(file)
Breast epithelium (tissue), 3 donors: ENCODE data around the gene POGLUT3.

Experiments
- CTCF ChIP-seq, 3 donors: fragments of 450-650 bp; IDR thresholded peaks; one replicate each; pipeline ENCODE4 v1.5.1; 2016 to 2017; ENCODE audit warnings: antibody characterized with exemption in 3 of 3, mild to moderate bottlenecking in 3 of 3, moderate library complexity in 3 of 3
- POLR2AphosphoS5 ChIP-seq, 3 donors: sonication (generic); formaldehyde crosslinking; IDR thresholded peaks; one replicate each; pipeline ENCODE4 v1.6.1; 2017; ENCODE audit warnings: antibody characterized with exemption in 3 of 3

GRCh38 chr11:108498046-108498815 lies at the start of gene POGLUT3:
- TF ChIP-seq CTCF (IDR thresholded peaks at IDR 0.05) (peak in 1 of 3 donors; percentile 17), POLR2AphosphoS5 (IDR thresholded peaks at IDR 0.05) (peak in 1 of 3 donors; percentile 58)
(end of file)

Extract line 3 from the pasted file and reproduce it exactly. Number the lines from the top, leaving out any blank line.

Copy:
- CTCF ChIP-seq, 3 donors: fragments of 450-650 bp; IDR thresholded peaks; one replicate each; pipeline ENCODE4 v1.5.1; 2016 to 2017; ENCODE audit warnings: antibody characterized with exemption in 3 of 3, mild to moderate bottlenecking in 3 of 3, moderate library complexity in 3 of 3